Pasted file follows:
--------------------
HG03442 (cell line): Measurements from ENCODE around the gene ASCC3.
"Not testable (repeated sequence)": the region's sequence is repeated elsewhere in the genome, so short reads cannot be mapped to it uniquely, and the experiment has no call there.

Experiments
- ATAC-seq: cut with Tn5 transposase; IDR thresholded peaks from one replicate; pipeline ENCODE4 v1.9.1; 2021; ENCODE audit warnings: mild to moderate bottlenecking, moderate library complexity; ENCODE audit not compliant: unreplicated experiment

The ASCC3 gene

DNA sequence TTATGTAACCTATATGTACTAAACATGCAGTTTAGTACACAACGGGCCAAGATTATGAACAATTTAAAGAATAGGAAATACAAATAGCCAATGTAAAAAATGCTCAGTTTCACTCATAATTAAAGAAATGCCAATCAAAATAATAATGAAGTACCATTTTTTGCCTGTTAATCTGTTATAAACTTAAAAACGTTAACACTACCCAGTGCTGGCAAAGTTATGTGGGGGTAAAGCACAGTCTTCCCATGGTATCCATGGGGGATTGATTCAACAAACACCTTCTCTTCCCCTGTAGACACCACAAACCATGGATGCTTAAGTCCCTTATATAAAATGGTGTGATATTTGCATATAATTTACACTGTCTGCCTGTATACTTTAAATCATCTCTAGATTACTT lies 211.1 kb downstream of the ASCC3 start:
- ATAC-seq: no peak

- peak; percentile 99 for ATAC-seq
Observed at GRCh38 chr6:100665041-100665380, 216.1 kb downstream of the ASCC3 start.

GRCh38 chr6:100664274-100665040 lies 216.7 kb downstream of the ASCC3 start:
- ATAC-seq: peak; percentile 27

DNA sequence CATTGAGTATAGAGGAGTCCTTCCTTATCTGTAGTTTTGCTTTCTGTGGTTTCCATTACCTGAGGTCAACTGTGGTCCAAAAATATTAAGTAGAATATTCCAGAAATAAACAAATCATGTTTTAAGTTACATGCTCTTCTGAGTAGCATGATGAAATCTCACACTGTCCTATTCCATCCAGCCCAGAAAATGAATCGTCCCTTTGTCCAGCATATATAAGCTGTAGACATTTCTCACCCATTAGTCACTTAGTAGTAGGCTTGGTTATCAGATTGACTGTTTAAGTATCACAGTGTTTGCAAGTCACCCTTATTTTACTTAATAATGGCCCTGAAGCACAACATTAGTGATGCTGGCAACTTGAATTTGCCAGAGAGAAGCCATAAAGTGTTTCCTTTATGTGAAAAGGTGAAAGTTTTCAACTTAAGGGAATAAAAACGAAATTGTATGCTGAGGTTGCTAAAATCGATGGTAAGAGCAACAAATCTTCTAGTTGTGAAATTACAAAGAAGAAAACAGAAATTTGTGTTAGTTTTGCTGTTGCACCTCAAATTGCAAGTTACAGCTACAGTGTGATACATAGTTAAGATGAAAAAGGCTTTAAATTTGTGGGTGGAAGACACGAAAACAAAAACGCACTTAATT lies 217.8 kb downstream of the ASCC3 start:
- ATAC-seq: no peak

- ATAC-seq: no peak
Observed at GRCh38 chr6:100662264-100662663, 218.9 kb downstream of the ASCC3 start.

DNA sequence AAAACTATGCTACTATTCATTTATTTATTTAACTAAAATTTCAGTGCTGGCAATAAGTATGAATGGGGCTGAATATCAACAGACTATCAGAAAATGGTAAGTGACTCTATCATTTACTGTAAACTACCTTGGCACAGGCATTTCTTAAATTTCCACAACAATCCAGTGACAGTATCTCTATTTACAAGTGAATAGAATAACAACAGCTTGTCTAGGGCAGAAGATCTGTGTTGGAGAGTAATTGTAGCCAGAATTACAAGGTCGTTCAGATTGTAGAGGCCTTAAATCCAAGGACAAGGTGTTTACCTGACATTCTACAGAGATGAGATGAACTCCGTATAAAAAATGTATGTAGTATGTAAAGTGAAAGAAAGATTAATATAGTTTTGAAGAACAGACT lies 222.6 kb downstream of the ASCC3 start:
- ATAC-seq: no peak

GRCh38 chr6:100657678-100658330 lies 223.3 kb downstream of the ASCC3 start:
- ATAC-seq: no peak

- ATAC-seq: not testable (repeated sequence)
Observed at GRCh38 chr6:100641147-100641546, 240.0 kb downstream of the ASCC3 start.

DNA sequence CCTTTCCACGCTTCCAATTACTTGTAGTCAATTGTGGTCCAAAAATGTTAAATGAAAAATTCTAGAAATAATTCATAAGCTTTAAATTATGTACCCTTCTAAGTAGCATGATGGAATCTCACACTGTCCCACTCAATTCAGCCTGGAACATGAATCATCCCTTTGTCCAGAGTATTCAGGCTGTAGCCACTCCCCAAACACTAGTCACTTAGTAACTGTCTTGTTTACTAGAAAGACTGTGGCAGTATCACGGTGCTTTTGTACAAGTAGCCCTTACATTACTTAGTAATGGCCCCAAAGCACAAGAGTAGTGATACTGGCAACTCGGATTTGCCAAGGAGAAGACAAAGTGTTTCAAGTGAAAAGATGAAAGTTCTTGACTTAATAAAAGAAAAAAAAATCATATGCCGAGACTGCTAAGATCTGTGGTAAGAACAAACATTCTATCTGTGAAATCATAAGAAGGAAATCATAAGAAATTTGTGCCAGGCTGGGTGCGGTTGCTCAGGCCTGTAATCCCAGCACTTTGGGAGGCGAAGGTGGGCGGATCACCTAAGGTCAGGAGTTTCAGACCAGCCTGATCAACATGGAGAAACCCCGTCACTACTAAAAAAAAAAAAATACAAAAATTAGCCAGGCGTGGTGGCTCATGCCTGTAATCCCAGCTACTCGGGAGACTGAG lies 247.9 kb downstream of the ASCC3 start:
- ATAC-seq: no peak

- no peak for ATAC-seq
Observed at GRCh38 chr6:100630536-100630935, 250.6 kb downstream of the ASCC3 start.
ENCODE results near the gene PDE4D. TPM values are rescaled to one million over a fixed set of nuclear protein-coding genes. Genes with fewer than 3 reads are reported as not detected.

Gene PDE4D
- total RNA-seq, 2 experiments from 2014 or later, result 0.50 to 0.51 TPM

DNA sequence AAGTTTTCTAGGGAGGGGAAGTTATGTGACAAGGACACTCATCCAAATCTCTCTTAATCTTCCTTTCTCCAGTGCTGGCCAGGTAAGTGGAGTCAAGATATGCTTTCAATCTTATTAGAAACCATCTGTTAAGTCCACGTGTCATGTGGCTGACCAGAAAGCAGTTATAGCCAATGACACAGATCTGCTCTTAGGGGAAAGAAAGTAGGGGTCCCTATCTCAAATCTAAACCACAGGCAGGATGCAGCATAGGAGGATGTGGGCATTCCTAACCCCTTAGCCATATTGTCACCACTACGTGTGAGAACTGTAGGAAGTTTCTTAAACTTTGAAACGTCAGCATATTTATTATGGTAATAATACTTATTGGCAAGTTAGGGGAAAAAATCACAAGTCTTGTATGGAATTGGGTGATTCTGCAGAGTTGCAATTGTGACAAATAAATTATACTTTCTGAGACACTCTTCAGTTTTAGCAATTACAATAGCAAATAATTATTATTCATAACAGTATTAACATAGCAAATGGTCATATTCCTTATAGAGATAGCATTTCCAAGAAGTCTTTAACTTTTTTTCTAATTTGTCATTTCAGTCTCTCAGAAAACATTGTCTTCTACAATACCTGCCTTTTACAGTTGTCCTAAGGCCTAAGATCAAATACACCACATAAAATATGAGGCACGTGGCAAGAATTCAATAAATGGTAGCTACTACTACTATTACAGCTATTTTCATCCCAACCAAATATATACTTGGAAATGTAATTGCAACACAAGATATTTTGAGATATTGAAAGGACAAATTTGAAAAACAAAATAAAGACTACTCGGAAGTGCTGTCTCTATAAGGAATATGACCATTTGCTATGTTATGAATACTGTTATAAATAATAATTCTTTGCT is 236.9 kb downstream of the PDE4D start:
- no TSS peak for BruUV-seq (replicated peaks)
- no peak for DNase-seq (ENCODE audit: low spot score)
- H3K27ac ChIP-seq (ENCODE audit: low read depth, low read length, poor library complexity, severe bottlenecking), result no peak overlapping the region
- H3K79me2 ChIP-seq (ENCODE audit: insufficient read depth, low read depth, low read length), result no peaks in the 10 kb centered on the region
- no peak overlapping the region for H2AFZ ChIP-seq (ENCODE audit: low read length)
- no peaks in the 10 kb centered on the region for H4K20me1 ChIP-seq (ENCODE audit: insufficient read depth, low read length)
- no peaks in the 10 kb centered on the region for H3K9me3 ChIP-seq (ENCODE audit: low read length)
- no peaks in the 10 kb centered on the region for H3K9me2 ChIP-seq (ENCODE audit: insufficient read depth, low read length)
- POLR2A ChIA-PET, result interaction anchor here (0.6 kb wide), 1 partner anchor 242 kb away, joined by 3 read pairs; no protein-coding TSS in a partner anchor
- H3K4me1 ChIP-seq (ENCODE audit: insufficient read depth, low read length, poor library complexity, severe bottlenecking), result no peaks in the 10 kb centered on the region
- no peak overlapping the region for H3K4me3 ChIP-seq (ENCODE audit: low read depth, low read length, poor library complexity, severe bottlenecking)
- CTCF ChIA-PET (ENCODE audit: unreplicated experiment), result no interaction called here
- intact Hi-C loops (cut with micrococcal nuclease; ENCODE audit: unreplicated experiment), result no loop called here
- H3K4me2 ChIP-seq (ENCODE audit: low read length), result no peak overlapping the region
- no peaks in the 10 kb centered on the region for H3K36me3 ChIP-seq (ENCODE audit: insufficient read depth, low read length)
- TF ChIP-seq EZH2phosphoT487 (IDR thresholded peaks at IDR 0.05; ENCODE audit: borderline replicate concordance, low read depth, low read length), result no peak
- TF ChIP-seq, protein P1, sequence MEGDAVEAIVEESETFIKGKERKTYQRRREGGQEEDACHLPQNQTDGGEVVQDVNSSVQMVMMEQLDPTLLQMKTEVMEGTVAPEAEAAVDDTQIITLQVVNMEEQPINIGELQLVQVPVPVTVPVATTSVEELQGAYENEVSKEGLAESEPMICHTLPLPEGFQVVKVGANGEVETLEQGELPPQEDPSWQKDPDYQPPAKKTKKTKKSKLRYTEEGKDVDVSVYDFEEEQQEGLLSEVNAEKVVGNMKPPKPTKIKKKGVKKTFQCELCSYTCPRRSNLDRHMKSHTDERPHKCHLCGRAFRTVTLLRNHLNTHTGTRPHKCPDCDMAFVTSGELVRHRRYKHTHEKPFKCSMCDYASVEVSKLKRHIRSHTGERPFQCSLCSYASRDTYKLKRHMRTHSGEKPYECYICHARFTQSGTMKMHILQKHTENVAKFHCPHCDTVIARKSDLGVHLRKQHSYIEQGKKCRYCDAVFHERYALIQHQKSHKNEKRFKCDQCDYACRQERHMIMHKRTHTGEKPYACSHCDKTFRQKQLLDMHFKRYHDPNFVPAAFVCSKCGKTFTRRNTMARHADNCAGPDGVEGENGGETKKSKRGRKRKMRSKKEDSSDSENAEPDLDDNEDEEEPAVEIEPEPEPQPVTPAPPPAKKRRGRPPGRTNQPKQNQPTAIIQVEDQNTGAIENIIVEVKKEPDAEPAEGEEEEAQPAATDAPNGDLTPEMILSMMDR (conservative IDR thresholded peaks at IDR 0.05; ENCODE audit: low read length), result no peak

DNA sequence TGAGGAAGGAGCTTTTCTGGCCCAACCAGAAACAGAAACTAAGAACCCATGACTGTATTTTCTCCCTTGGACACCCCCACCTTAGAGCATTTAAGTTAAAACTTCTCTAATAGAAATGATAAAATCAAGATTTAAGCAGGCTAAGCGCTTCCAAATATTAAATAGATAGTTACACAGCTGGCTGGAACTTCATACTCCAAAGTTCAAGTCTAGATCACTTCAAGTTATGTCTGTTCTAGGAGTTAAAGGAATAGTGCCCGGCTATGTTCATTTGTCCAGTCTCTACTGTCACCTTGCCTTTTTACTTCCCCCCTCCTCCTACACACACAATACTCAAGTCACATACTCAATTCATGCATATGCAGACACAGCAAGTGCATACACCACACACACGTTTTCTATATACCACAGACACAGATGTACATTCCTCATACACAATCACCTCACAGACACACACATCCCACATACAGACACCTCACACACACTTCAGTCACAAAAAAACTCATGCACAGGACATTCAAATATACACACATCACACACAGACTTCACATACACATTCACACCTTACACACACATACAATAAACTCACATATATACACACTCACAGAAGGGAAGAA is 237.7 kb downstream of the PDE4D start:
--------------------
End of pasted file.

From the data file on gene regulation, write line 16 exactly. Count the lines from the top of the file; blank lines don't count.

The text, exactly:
DNA sequence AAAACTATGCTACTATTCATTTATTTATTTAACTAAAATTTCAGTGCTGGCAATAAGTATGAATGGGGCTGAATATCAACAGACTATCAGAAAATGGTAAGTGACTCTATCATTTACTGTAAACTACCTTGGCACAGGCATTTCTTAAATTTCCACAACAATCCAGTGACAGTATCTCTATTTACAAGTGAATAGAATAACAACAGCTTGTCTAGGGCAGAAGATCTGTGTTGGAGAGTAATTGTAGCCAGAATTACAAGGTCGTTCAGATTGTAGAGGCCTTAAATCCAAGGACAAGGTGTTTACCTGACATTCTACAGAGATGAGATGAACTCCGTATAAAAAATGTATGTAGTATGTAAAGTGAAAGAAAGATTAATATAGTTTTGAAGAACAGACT lies 222.6 kb downstream of the ASCC3 start: